With academic credentials on the table, I have been able to move towards integrating my philosophical and creative writing. I’ve started to write more of my philosophy for a general audience, working to make the ideas accessible to anyone who is interested in them. Alongside traditional academic journal articles, I now also write op-eds, magazine articles, and essays; I do media interviews; I’ve pitched for funding to support collaborative projects that bring together philosophers and creative writers to think and write about love, and (in another stroke of luck) my pitches have found sympathetic ears.
When I say I am working to make my ideas accessible, I mean it. It is
work: I am developing a very different skill set from the one I learned in graduate school. To write something that can speak to a general audience, that can grab public attention long enough to explain some abstract ideas and convey a serious message, is nothing like writing a journal article that will probably only be read by 10 or so philosophers in your field who’ve been studying related material for years and were already interested in the topic anyway! It’s a bit like learning a new language. I have compared it to finding a new voice.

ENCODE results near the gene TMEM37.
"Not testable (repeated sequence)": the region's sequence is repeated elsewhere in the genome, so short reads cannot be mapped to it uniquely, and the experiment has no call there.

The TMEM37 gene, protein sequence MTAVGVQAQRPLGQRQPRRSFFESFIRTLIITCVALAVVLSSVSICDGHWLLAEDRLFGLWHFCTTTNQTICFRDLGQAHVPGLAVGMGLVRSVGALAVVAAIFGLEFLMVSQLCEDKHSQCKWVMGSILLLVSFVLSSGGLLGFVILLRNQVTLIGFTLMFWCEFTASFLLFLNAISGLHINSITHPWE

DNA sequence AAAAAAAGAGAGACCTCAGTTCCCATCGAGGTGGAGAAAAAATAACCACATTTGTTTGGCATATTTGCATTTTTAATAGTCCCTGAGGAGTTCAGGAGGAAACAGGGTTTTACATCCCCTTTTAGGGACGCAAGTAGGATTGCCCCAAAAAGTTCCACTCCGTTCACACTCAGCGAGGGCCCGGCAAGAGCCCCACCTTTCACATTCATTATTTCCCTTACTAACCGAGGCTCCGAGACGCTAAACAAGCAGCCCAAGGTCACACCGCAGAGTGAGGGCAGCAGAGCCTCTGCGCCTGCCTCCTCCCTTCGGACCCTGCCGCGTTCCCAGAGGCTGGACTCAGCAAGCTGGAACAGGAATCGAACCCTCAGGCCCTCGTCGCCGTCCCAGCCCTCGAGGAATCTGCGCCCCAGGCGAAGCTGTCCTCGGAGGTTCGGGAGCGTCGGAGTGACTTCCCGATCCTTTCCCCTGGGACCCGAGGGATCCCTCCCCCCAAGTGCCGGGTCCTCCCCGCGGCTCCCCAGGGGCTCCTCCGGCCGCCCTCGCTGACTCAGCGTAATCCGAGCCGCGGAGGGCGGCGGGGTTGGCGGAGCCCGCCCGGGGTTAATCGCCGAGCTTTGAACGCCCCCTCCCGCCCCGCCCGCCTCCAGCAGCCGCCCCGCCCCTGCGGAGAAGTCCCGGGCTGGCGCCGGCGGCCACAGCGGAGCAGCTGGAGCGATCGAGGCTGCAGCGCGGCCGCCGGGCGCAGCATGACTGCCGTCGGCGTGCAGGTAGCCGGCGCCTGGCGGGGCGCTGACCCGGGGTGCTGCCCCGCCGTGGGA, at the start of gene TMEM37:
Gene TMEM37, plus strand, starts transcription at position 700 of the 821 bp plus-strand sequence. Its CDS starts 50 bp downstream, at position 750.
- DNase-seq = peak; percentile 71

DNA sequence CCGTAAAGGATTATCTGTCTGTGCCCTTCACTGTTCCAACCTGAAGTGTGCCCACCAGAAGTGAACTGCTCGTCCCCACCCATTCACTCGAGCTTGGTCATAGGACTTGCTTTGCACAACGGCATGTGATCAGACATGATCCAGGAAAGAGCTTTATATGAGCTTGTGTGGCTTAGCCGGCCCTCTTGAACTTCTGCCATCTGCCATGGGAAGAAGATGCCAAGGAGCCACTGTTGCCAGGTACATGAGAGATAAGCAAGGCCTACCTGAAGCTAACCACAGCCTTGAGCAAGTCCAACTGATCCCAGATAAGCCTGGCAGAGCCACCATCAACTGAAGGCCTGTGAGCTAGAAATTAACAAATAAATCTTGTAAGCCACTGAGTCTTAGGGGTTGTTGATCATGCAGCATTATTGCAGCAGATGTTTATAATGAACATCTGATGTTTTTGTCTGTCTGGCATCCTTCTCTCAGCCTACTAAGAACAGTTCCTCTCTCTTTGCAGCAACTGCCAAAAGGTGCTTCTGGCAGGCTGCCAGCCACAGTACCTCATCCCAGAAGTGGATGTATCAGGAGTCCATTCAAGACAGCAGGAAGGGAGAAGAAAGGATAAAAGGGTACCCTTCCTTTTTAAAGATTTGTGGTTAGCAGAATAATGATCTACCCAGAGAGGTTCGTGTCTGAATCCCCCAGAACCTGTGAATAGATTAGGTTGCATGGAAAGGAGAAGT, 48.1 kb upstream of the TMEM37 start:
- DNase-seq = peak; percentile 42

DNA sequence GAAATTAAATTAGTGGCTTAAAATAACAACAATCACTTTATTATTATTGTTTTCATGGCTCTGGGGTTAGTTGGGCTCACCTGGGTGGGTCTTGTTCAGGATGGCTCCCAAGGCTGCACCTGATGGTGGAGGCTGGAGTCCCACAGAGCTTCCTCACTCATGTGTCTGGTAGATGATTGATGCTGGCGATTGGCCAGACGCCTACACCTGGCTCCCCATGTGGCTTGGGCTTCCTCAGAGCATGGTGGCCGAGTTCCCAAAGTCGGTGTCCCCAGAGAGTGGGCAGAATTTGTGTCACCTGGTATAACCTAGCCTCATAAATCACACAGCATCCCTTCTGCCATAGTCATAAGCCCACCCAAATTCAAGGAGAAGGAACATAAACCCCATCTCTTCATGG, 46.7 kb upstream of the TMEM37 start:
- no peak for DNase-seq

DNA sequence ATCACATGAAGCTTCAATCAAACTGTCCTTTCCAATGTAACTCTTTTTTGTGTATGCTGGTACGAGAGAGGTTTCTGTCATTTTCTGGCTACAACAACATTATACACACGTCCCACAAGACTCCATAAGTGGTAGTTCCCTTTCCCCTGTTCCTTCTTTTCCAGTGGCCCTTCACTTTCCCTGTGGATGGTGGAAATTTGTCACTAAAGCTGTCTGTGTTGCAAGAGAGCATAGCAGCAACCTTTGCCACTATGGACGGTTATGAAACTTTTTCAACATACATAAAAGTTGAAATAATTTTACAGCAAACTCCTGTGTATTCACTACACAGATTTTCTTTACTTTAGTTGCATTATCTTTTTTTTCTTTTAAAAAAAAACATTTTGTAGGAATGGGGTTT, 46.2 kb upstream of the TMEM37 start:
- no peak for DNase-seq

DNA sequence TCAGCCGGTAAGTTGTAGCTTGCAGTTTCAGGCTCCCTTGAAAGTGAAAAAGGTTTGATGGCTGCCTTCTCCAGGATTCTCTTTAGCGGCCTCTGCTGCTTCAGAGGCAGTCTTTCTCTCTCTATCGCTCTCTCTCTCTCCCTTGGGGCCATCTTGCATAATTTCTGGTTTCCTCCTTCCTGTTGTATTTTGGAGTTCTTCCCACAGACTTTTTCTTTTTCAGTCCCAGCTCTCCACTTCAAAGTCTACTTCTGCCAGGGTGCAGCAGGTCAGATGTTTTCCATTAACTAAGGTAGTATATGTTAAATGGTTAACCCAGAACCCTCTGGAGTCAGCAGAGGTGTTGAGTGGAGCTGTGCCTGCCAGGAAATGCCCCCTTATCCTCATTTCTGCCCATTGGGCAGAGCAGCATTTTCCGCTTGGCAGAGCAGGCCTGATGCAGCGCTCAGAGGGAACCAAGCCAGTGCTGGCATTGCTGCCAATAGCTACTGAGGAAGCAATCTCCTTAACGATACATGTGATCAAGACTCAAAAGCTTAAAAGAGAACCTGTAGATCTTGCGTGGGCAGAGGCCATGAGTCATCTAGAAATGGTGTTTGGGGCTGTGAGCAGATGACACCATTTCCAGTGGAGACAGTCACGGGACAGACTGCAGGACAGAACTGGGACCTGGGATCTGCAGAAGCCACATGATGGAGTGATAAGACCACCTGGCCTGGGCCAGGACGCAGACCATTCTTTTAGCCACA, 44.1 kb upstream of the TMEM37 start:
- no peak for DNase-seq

As I was writing What Love Is and What It Could Be
, I was guided in finding this new voice by my patient and diligent editor at Basic Books, Quynh Do, and I learned a lot by talking to my writer friends. I got help from my partners, too — one of them is a philosopher, and the other has taught creative writing for years. (Again, color me lucky.) Even with all this support, my first few steps into this new world showed me how much more there is to learn. So this year I became a student again: I’m now working part-time towards a Master of Fine Arts in Creative Writing, in addition to my day job as a philosophy professor. It’s hard work, for sure, but more and more over time I find my two skill sets are pulling me together rather than apart.